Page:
Back to the Future (1985)

Arriving almost exactly in the middle of the ‘80s, Back to the Future is the default film of that decade. Its combination of science fiction, comedy, and drama offers the willing viewer two hours of slick and satisfying film making. In a time replete with perilous excess, it chose some of the better specimens (the DeLorean, Huey Lewis and the News) and in the years since, has drawn them into itself. A few seconds of that perfectly deployed synthesizer is enough to induce a memory of the film’s artwork. The video hire era began in the ‘80s, and its business model could not have been better served by Marty McFly. Later, my parents owned a video hire shop, a fluorescent and neon tribute to everything for which Back to the Future stood. The potential of Friday and Saturday nights, for a minor, lay in the wealth of empty cases on the shop shelf. This film was the fulfillment of that potential, in a style now impossible. Watch it, on VHS if you can, with friends on a Friday night. Order some takeaway and see if it doesn’t feel like home.

Clinton Ducas


Little Miss Sunshine (2006)

Little Miss Sunshine has such a place in my heart that, before even the first scene begins, the repetitive first chords from the film’s title track elicits from me an almost Pavlovian reaction of happiness and nostalgia. Michael Arndt’s charmingly clever script knits together a family that includes an uptight, unsuccessful motivational speaker, a suicidal scholar, a heroin-snorting grandpa, a self-imposed mute teenager, young Olive – an aspiring beauty queen, and a worn out, overly stressed mother attempting to keep the family together. What makes Little Miss Sunshine special, is that it isn’t a victim of the family drama genre pitfall where love conquers all. In fact, by the end of the film, none of the characters’ problems are even remotely resolved. Yet, with the final scenes showing the Hoover family pile into their broken banana-yellow camper van once more, something has definitely changed. Even as they sit in silence, there’s a sense of genuine understanding and unity between them that has possibly never existed before. It’s an unassuming film about a dysfunctional family, and a garish beauty pageant that manages to be genuinely hilarious, heartbreaking, and wise all at once.

Cindy Shi


Shrek 2 (2004)

Shrek set a new high for animated films by creating a piece that was not only enjoyable for children, but adults as well, with central characters that were anything but conventional. However, Shrek 2 shook the film industry and revolutionized the entire concept that is entertainment. The movie hits all the marks, starting with the iconic use of ‘Accidentally in Love’ in one of the best montage scenes used in film. Shrek 2 does a great job in showing us life for the ogre power couple since the events of the first film. In my opinion, the best working aspect of the film are its conniving antagonists; the introduction of Prince Charming and the Fairy Godmother establishing the standard villains should aspire to be. Also, it cannot be coincidence that Prince Charming bares intense resemblance to Jamie Lannister from Game of Thrones, an example that further establishes Shrek as culturally and historically influential. For me it is both nostalgic and modern, making references to childhood movies such as The Little Mermaid and Lord of The Rings while at the same time being satirical in its representation of consumerism and the medieval depiction of Cops, titled ‘Knights’.  I highly recommend everyone check out Shrek 2 this weekend and bask in the most important film in movie history.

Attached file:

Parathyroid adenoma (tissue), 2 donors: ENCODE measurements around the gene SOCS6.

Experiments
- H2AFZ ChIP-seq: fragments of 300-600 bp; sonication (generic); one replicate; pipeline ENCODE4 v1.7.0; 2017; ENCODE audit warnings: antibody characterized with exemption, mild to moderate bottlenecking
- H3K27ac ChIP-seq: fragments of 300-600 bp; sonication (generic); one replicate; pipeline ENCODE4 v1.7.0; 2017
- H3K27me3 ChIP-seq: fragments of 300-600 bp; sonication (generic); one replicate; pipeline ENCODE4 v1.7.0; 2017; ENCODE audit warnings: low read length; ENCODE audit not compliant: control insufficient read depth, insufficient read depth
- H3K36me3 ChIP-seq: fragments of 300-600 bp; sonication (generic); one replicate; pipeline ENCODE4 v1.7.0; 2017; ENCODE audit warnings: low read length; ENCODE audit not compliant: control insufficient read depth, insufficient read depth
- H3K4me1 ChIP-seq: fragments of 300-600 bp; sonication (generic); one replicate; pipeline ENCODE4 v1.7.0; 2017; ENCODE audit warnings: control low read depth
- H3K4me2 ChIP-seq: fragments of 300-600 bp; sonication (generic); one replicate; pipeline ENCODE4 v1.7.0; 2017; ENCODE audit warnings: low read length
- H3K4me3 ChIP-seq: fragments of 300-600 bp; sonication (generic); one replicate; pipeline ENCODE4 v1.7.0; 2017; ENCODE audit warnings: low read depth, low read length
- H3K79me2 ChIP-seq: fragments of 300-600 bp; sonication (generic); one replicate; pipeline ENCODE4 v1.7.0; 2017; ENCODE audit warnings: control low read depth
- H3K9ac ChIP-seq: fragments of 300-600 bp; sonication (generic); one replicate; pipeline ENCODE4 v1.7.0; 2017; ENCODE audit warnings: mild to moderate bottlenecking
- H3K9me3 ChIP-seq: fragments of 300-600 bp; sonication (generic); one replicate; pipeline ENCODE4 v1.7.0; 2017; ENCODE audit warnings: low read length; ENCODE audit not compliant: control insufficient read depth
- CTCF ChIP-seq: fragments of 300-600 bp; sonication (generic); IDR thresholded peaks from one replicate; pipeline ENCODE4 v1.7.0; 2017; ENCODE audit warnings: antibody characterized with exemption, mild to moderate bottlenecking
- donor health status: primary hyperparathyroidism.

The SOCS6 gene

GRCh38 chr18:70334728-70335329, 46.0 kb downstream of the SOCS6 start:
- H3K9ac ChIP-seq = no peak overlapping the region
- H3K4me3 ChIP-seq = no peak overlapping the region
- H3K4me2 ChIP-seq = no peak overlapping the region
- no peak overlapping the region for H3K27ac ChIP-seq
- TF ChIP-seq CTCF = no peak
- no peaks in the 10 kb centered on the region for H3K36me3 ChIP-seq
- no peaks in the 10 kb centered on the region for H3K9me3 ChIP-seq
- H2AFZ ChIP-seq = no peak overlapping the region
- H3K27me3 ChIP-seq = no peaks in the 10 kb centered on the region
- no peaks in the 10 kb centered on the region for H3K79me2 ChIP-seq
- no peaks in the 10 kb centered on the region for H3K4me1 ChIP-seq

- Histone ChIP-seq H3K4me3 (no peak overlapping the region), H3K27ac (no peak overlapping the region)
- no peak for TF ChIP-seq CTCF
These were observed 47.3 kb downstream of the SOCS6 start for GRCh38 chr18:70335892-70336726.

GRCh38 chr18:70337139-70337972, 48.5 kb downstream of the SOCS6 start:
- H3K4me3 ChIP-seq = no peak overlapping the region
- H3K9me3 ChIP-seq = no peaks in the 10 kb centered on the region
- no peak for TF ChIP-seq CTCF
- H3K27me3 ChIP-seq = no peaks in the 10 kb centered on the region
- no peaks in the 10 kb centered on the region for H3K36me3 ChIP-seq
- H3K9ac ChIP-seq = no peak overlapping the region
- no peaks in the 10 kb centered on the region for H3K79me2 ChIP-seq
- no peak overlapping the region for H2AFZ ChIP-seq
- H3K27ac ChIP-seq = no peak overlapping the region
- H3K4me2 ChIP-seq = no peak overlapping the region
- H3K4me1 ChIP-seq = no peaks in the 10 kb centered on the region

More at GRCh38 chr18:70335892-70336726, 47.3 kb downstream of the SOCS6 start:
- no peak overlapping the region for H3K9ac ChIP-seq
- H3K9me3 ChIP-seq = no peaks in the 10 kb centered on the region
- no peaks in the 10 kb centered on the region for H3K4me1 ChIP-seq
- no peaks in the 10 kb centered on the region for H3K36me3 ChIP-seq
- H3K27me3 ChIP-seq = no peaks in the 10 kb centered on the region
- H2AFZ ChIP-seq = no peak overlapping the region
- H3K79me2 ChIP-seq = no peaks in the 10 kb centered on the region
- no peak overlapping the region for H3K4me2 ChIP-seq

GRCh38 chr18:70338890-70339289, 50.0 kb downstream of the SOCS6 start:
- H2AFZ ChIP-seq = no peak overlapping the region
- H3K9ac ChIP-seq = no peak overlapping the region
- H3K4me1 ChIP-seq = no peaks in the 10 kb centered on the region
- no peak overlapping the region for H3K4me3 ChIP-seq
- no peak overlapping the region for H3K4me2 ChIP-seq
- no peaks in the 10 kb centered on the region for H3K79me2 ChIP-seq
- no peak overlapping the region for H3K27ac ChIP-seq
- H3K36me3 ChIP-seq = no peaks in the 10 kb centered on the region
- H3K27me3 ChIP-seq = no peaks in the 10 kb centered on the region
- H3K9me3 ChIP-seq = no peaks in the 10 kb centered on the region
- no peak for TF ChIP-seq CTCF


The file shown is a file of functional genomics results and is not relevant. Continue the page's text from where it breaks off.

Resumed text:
Jorge Luis Fonseca


Willow (1988)

Ron Howard’s 1988 Willow is high fantasy and is so much fun. I first watched it as a child with my older brothers, and we still talk about it. Produced by George Lucas, it is Star Wars in Middle Earth and I have watched it more times then there are hours in The Lord of the Rings Trilogy Extended Edition. Played by Warwick Davis (later to play Professor Filius Flitwick in the Harry Potter films), Willow is a humble Elwyn who must return a baby, Elora Danan, he has stumbled across to the Dikinis (humans). Elora’s destiny is to bring about the downfall of Queen Bavmorda whose powers are growing like an evil plague. Along the way, he enlists the help of a brash and down-on-his-luck swordsman, Han Solo, or was it Madmartigan, played by Val Kilmer. Led by Queen Bavmorda’s daughter Sorsha, the Queen’s men hunt Willow and his compatriots. The film is hilarious, but it is not just the dialogue and characters that keep bringing me back. The score by James Horner, performed by the London Symphony Orchestra is profound and every time I hear it I feel like I am being lifted off the ground. The film features gorgeous painted landscapes that I find so much warmer than CGI in films today. This hero’s journey sounds and looks amazing. I love films that create a sense of place, and Willow’s world is magical and exciting, and a place I love to inhabit for one hundred and twenty-six minutes at least every couple of years.

Julian Coleman

Art by Jorge Luis Fonseca

By Pelican Magazine

Pelican is one of the oldest student publications in Australia and the only independent paper at UWA. If you enjoy writing, then Pelican is the place for you! We print six themed issues a year, and run a stream of online content.

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